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April 1995, Volume 45, Issue 4

Original Article

Cholera Admissions in Adults 1989-1994: A Hospital Based Study

Zaigham Abbas  ( Department of Medicine, The Aga Khan University Hospital, Karachi. )
S. M. Wasim Jafri  ( Department of Medicine, The Aga Khan University Hospital, Karachi. )
Shahab Abid  ( Department of Medicine, The Aga Khan University Hospital, Karachi. )
Haleem Khan  ( Department of Medicine, The Aga Khan University Hospital, Karachi. )


In order to gain insight into the distribution of cholera over the years and proportion of monthly admissions under our adult medical services, we scrutinized our records of hospital discharges between 1989 and 1994. Only culture positive cases were included. Each year most of the cases of cholera are admitted between May and November with almost disease free interval from December to April. In 1992 admission rate was 4.24/1000 medical admissions which increased to 12.65 in 1993 and 13.73 in 1994. Though the Vibrio cholerae 01 Ogawa was the major isolate up to May, 1993, Vibrio cholerae non-Ol serogro up 0139 dominated between June and August, 1993. Ogawa strain re- established itself in October, 1993. In August, 1994, non-01 strain reappeared and became the major isolate in September. Cholera has caused multiple epidemics throughout the Indian subcontinent, Since 1800, there have been seven pandemics of cholera, The seventh pandemic originated in Indonesia and continues today1 (JPMA 45:91, 1995).


Cholera has been an important enteric infection and significant health problem in Pakistan. We reviewed our records to gain insight into the distribution of cholera over the years and proportion of monthly admissions under our adult medical services.

Patients and Methods

Data was obtained from the hospital discharge data file on patients aged 15 or older admitted under adult medical services between 1989 and 1994, with primary diagnosis of cholera. In our hospital coding of diseases is done according to The International Classification of Diseases, 9th Reversion, Clinical Modification (ICD-9-CM). The records were scruti­nized to include culture positive cases only. The type of the strain of vibrio cholerae between 1993 and 1994 was recorded.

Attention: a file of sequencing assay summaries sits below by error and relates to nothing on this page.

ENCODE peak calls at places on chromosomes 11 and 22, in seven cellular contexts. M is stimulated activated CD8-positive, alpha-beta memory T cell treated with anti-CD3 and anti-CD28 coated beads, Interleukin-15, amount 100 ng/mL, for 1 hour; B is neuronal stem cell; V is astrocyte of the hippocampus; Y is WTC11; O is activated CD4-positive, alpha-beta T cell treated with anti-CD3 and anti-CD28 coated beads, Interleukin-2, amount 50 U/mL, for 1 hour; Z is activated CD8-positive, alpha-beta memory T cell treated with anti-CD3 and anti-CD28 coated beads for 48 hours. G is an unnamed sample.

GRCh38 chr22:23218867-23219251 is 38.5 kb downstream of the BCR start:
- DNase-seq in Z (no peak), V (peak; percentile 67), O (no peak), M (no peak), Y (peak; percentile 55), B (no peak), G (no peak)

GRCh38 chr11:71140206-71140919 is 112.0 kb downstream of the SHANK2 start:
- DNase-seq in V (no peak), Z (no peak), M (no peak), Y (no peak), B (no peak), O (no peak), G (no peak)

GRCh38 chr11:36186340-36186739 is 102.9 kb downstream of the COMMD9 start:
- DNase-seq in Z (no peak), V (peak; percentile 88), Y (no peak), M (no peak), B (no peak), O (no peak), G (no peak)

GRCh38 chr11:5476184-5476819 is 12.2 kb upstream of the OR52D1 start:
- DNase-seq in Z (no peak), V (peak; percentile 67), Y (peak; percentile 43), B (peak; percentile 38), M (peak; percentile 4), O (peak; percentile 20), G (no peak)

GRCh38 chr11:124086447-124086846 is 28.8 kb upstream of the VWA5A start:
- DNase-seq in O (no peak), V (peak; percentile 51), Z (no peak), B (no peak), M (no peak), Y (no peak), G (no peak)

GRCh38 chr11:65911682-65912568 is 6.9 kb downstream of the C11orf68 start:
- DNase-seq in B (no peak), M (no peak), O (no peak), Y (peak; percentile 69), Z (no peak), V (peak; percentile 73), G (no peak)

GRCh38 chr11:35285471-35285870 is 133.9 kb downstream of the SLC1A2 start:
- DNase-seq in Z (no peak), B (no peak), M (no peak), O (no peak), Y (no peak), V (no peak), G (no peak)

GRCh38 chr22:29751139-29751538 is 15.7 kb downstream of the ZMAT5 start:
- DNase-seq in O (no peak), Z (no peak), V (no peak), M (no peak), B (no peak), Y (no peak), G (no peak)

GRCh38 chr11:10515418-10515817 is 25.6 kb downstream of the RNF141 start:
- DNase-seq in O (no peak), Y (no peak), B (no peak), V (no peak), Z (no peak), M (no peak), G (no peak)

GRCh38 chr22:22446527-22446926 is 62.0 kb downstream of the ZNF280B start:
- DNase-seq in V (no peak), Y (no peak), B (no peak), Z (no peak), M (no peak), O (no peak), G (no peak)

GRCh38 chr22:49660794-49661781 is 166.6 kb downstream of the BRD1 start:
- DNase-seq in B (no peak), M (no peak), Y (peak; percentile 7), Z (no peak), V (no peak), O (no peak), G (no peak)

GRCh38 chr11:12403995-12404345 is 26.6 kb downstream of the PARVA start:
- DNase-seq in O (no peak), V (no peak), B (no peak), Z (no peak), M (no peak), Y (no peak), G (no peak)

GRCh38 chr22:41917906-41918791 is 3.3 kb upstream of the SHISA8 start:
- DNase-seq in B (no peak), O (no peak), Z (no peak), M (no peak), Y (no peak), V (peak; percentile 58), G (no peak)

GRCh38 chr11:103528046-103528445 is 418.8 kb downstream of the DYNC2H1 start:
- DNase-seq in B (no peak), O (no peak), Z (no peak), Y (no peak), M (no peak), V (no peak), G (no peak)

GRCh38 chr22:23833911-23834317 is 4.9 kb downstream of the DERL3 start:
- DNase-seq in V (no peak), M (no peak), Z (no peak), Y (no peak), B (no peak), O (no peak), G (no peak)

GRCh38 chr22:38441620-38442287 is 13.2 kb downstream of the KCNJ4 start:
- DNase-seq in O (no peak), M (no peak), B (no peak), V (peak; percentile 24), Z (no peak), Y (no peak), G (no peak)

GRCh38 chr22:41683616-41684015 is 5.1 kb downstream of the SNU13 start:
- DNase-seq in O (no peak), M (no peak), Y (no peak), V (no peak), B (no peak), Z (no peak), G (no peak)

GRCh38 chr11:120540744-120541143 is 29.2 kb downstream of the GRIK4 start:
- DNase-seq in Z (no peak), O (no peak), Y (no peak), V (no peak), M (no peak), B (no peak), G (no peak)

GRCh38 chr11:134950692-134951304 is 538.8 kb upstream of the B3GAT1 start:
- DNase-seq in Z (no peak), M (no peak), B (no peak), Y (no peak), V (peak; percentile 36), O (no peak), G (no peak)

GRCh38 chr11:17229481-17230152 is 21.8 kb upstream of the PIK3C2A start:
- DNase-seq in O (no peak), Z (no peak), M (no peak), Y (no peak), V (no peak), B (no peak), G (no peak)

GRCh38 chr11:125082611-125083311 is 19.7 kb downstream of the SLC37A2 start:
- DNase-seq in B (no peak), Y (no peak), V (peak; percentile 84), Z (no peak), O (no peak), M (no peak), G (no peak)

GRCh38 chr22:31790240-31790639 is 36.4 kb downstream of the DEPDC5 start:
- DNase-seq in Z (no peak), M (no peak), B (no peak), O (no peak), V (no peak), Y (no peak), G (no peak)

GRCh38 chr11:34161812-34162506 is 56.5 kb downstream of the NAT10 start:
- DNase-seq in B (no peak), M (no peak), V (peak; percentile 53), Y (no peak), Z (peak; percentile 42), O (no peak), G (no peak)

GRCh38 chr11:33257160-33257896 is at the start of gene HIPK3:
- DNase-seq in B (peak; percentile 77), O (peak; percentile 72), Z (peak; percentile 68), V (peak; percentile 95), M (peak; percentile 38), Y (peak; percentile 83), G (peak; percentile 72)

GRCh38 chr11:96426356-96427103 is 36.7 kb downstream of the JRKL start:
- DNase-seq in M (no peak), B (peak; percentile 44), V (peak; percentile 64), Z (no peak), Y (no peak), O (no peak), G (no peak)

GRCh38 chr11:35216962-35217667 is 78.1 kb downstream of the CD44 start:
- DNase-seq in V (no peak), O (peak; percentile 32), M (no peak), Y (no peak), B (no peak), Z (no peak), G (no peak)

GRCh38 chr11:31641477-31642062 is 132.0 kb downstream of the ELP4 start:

Monthly distribution of cases is depicted in Figure 1 and Table;

later also shows the proportion of cholera admission under the medical services. Distribution of Vibrio cholerac serotypes 01 and non-Ol has been shown in Figure 2.

Though the serotype 01 Ogawa was the major cause of diarrhoea upto May, 1993, Vibrio cholerae non-Ol serogroup 0139 was dominating between June and August. Again from October, 1993 to July, 1994 Ogawa infection became responsible for all hospital admissions. In August 1994, non-Ol strain reap­peared and became the major isolate in September.


Vibrio cholerae biotype Eltor serotype 01 is responsible for the 7th pandemic of cholera. Sporadic cases of diarrheal disease caused by Vibno cholerae non-Ol have been reported from many parts of the world. In the last trimester of 1992, a novel strain of Vibrio cholerae non-Ol caused the outbreak of cholera in Southern India2 and Bangladesh3. This strain designated as serogroup 0139, later disseminated to involve the neighbouring countries. It was reported from Bangkok4 and later our Department of Micmbiology isolated the same strain5. As shown in Figure 2, this serogroup was the major isolate between June and August, 1993. Later it was replaced again by Vibrio cholera 01 Ogawa, the predominant strain of the past. In August, 1994 this strain appeared again and pattern of isolates in the next few years would be informative to determine whether epidemic of cholera caused by 0139 strain is over or whether it has established itself along the Ogawa strain as a cause of endemic cholera. We have observed that the cases of cholera start coming from May. The season goes up to November with maximum admissions in the monsoon months of July, August and September. The period between December and April is almost disease free. Hot and humid season may be favour able for the transmission of the disease. Increase in the incidence of cholera in 1994 might have been related to the heavy monsoons in Karachi. There are underlying economic and social causes associated with spread of this infection and increasing number of patients. Deteriorated public water supply contaminated with forces and inappropriate sewage and excreta disposal may be contributing. There is lack of control on food products and paucity of awareness of hygienic principles. Population density of Karachi is increasing day by day and housing and living conditions are being affected. Illegal immigration from Bengal, the home of the disease, might be acontributing factor. Many of these settlers are involved in food handling. All the steps taken to control the spread of this disease should be focused on these issues.


1. Giannella, R. A. Enteric infections: 50 years of progress. Gastroenterology, 1993;104:1589-94.
2. Ramamurthy. T., Garg, S., Sharma, R. etal. Emergence of novel strain of vibrio cholerae with epidemic potential in Southern and Eastern India. Lancet, 1993;341 :703-4.
3. M. J., Ansaruzmman, M., Bardhan, P. K. et al. Large epidemic of cholera like disease in Bangladesh caused by vibrio cholerae 0139 synonym Bengal. Lancet, 1993;342:387-90.
4. Chongsa-nguan, M. and Chaicumpa, W. Vibrio cholerae 0139 Bengal in Bangkok (Letter). Lancet, 1993;342:430-31.
5. Fisher-Hock, S. P., Khan, A., Haq, I. U. et at. Vibrio cholerae 0139 in Karachi, Pakistan (letter). Lancet, 1993;342:1422-23.

Journal of the Pakistan Medical Association has agreed to receive and publish manuscripts in accordance with the principles of the following committees: